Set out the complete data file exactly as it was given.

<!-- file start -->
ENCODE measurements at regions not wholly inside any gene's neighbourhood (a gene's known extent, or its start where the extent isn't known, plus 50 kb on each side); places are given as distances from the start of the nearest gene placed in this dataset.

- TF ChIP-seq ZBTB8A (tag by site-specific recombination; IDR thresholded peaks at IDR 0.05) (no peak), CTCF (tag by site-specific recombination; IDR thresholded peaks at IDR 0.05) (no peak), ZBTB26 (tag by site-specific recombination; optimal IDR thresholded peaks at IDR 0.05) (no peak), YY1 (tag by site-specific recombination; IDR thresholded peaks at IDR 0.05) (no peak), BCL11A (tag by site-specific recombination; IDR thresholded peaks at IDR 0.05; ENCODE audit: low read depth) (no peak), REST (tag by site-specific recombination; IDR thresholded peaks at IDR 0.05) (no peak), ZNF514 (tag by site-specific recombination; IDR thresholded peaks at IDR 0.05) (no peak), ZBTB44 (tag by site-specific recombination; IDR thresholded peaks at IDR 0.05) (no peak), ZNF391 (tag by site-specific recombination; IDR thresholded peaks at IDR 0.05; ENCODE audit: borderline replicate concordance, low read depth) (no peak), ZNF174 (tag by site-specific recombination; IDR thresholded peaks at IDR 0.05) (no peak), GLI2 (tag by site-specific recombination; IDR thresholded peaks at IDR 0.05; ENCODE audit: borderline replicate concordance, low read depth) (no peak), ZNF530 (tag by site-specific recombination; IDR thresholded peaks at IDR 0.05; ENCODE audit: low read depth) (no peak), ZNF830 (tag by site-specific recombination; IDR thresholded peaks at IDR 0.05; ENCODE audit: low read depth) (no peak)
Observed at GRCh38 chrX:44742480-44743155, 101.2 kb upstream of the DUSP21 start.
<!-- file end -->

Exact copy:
ENCODE measurements at regions not wholly inside any gene's neighbourhood (a gene's known extent, or its start where the extent isn't known, plus 50 kb on each side); places are given as distances from the start of the nearest gene placed in this dataset.

- TF ChIP-seq ZBTB8A (tag by site-specific recombination; IDR thresholded peaks at IDR 0.05) (no peak), CTCF (tag by site-specific recombination; IDR thresholded peaks at IDR 0.05) (no peak), ZBTB26 (tag by site-specific recombination; optimal IDR thresholded peaks at IDR 0.05) (no peak), YY1 (tag by site-specific recombination; IDR thresholded peaks at IDR 0.05) (no peak), BCL11A (tag by site-specific recombination; IDR thresholded peaks at IDR 0.05; ENCODE audit: low read depth) (no peak), REST (tag by site-specific recombination; IDR thresholded peaks at IDR 0.05) (no peak), ZNF514 (tag by site-specific recombination; IDR thresholded peaks at IDR 0.05) (no peak), ZBTB44 (tag by site-specific recombination; IDR thresholded peaks at IDR 0.05) (no peak), ZNF391 (tag by site-specific recombination; IDR thresholded peaks at IDR 0.05; ENCODE audit: borderline replicate concordance, low read depth) (no peak), ZNF174 (tag by site-specific recombination; IDR thresholded peaks at IDR 0.05) (no peak), GLI2 (tag by site-specific recombination; IDR thresholded peaks at IDR 0.05; ENCODE audit: borderline replicate concordance, low read depth) (no peak), ZNF530 (tag by site-specific recombination; IDR thresholded peaks at IDR 0.05; ENCODE audit: low read depth) (no peak), ZNF830 (tag by site-specific recombination; IDR thresholded peaks at IDR 0.05; ENCODE audit: low read depth) (no peak)
Observed at GRCh38 chrX:44742480-44743155, 101.2 kb upstream of the DUSP21 start.